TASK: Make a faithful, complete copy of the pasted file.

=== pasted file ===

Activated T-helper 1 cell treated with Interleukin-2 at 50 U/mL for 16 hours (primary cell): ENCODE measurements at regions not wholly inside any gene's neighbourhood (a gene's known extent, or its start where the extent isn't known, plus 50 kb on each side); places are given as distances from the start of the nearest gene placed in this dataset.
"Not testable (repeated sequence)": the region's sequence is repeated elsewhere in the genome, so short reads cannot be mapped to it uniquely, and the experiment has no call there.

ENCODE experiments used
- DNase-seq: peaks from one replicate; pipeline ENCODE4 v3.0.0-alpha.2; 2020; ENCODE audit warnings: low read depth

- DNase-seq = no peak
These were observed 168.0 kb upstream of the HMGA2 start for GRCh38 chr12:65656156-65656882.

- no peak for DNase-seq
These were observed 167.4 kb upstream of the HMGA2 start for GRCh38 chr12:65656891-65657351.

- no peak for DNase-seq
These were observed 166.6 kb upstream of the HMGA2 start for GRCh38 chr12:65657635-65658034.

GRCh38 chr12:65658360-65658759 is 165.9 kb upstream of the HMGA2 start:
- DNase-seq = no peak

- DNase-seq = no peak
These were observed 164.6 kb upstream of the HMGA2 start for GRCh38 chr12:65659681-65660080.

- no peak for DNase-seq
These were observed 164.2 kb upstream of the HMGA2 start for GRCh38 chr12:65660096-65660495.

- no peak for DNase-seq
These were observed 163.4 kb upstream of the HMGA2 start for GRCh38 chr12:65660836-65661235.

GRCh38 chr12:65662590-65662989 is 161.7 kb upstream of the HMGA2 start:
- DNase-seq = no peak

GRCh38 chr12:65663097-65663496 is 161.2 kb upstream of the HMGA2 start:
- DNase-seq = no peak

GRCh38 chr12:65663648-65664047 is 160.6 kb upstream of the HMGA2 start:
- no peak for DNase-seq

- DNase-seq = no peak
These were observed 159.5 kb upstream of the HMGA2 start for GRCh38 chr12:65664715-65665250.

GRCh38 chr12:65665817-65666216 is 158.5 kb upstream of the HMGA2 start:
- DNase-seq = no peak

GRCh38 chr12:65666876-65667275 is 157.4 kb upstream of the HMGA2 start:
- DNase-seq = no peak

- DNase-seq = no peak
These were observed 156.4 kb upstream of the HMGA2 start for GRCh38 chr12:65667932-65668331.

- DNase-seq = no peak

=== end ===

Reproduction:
Activated T-helper 1 cell treated with Interleukin-2 at 50 U/mL for 16 hours (primary cell): ENCODE measurements at regions not wholly inside any gene's neighbourhood (a gene's known extent, or its start where the extent isn't known, plus 50 kb on each side); places are given as distances from the start of the nearest gene placed in this dataset.
"Not testable (repeated sequence)": the region's sequence is repeated elsewhere in the genome, so short reads cannot be mapped to it uniquely, and the experiment has no call there.

ENCODE experiments used
- DNase-seq: peaks from one replicate; pipeline ENCODE4 v3.0.0-alpha.2; 2020; ENCODE audit warnings: low read depth

- DNase-seq = no peak
These were observed 168.0 kb upstream of the HMGA2 start for GRCh38 chr12:65656156-65656882.

- no peak for DNase-seq
These were observed 167.4 kb upstream of the HMGA2 start for GRCh38 chr12:65656891-65657351.

- no peak for DNase-seq
These were observed 166.6 kb upstream of the HMGA2 start for GRCh38 chr12:65657635-65658034.

GRCh38 chr12:65658360-65658759 is 165.9 kb upstream of the HMGA2 start:
- DNase-seq = no peak

- DNase-seq = no peak
These were observed 164.6 kb upstream of the HMGA2 start for GRCh38 chr12:65659681-65660080.

- no peak for DNase-seq
These were observed 164.2 kb upstream of the HMGA2 start for GRCh38 chr12:65660096-65660495.

- no peak for DNase-seq
These were observed 163.4 kb upstream of the HMGA2 start for GRCh38 chr12:65660836-65661235.

GRCh38 chr12:65662590-65662989 is 161.7 kb upstream of the HMGA2 start:
- DNase-seq = no peak

GRCh38 chr12:65663097-65663496 is 161.2 kb upstream of the HMGA2 start:
- DNase-seq = no peak

GRCh38 chr12:65663648-65664047 is 160.6 kb upstream of the HMGA2 start:
- no peak for DNase-seq

- DNase-seq = no peak
These were observed 159.5 kb upstream of the HMGA2 start for GRCh38 chr12:65664715-65665250.

GRCh38 chr12:65665817-65666216 is 158.5 kb upstream of the HMGA2 start:
- DNase-seq = no peak

GRCh38 chr12:65666876-65667275 is 157.4 kb upstream of the HMGA2 start:
- DNase-seq = no peak

- DNase-seq = no peak
These were observed 156.4 kb upstream of the HMGA2 start for GRCh38 chr12:65667932-65668331.

- DNase-seq = no peak